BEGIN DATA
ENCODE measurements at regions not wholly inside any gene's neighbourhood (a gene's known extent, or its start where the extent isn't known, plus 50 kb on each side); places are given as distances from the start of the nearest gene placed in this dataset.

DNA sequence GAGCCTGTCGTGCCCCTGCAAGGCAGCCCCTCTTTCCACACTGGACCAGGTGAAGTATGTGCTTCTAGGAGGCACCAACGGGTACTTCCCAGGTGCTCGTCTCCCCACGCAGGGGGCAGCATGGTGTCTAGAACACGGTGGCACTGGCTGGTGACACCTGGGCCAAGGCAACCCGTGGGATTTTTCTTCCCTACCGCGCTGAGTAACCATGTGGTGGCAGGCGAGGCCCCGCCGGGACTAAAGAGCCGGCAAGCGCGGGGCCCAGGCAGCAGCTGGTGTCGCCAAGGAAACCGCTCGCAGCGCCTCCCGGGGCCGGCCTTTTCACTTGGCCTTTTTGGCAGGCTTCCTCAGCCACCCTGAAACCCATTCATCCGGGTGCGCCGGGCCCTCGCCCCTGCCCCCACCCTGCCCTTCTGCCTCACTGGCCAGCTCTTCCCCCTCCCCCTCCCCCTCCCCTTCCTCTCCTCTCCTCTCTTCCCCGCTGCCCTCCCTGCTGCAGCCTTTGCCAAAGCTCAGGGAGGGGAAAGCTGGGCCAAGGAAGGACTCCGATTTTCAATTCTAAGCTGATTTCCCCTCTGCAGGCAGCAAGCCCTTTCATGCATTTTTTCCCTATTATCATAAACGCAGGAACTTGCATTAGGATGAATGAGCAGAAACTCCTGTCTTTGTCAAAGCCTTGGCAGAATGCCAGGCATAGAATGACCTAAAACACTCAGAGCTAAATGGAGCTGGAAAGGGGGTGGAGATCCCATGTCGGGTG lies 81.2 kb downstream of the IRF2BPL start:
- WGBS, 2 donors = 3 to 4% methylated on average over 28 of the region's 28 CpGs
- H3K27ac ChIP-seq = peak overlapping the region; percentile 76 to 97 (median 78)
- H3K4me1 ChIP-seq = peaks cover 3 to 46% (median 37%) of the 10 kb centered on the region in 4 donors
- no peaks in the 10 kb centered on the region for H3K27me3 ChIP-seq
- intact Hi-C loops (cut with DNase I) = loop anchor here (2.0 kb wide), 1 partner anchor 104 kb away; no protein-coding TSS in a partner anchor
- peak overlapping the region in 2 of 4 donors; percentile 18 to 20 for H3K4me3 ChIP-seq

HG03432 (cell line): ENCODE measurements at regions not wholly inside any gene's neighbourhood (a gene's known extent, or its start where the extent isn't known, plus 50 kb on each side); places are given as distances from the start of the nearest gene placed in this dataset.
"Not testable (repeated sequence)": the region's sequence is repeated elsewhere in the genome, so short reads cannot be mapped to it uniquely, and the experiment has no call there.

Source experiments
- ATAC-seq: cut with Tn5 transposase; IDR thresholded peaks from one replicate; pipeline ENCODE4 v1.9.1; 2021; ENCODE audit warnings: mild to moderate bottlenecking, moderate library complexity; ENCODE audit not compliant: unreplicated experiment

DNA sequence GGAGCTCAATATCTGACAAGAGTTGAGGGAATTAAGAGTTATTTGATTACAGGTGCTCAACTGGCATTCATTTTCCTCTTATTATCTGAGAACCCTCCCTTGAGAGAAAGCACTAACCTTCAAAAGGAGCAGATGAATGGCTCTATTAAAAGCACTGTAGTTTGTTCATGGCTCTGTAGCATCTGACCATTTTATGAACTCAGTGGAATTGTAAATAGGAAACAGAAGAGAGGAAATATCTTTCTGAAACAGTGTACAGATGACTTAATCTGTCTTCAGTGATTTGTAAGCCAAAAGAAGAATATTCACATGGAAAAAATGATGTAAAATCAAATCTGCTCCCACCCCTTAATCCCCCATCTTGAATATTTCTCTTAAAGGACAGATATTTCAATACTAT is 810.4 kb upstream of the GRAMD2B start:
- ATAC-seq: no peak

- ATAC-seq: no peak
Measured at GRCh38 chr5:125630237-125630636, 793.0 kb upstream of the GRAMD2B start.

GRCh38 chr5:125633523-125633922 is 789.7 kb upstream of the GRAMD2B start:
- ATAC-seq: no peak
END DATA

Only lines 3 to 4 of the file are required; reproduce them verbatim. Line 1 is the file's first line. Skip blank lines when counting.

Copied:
- WGBS, 2 donors = 3 to 4% methylated on average over 28 of the region's 28 CpGs
- H3K27ac ChIP-seq = peak overlapping the region; percentile 76 to 97 (median 78)